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Nineteen seventy-two was a stellar year for antibodies. The Nobel Prize in Medicine was shared by Porter and Edelman, whose studies, beginning in 1959, unraveled the chemical characteristics of these molecules. Their work eventually permitted precise amino acid mapping of the various polypeptide chains and localization of the antigenic determinants of immunoglobulin proteins, thereby launching a decade of remarkable progress in genetic control mechanisms of antibody structure and function. Indeed, keeping abreast of the developments in immunogenetics hardly seemed possible for the nonspecialist. This monograph, therefore, could not have appeared at a more opportune time. Written by members of an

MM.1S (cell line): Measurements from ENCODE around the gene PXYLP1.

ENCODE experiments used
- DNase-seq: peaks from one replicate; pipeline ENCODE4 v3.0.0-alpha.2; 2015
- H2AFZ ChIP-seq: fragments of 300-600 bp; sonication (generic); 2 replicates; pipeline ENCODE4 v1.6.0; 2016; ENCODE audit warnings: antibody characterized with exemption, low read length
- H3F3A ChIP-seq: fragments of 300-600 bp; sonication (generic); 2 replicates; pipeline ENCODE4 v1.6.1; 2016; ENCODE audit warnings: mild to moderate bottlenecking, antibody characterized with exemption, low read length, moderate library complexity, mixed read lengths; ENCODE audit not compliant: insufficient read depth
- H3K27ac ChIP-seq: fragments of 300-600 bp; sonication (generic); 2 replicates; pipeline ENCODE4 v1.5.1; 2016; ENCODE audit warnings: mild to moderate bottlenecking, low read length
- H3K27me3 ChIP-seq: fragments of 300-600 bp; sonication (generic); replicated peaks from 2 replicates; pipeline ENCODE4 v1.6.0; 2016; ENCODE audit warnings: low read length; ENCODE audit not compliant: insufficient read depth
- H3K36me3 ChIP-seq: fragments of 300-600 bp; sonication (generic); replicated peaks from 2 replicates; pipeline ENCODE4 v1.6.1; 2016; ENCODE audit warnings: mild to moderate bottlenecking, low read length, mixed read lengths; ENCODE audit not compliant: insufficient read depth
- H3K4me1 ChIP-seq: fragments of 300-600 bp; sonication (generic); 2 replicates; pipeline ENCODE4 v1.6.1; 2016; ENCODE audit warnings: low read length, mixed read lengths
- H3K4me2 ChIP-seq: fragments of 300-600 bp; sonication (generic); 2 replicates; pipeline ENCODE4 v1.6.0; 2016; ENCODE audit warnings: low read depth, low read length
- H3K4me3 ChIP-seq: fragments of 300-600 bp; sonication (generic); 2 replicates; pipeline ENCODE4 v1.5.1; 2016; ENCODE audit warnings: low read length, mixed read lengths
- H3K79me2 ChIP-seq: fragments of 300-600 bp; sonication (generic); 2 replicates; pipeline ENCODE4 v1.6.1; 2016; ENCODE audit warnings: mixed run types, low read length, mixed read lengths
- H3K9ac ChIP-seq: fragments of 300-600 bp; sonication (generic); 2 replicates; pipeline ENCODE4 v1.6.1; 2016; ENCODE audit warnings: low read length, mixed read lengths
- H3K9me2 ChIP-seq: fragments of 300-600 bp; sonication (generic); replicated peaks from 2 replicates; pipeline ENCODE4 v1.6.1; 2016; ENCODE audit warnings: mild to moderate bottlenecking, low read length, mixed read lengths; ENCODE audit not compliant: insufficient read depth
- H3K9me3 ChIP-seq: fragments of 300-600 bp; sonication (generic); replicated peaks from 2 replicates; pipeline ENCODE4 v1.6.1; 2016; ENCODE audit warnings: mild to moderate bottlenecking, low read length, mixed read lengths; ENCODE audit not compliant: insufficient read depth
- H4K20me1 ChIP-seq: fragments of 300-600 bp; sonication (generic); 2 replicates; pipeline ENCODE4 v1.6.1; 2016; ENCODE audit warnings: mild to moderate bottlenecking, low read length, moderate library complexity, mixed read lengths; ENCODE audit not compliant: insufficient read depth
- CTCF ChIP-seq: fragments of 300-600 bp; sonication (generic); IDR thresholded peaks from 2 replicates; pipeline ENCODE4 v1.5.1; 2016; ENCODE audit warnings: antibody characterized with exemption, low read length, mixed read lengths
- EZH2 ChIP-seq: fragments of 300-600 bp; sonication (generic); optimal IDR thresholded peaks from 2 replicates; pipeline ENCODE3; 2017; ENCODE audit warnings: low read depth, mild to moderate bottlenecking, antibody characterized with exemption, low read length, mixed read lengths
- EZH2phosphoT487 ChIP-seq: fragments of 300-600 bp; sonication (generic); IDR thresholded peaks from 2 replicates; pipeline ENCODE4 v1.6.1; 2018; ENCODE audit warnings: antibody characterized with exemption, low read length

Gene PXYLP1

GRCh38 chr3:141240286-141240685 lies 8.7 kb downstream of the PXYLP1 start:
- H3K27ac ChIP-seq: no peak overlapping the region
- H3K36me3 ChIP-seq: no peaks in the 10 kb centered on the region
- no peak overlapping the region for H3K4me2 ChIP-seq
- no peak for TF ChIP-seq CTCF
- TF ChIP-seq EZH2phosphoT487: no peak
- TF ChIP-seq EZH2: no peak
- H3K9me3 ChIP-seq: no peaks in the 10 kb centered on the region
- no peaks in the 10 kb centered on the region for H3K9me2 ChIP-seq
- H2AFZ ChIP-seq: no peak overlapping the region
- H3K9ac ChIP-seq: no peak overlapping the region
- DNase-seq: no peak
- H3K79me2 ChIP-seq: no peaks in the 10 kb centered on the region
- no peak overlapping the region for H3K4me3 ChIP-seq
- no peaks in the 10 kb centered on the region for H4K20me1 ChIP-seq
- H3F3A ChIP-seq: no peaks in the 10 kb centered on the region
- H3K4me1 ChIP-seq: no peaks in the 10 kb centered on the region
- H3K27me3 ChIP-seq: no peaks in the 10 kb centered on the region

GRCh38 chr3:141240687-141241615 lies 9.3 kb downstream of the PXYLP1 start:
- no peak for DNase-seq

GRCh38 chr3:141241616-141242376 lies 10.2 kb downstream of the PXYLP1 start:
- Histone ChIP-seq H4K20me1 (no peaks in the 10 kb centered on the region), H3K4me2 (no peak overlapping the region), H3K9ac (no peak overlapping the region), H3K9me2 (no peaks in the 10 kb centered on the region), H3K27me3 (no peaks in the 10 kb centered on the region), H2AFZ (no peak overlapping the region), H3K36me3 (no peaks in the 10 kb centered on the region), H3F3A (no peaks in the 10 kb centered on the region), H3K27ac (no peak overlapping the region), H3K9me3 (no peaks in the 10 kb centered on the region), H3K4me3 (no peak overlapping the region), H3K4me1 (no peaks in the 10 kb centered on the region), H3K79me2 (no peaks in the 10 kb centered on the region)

Basic Immunogenetics.. Ann Intern Med. 1973;78:626–627. doi: 10.7326/0003-4819-78-4-626_3
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Published: Ann Intern Med. 1973;78(4):626-627.
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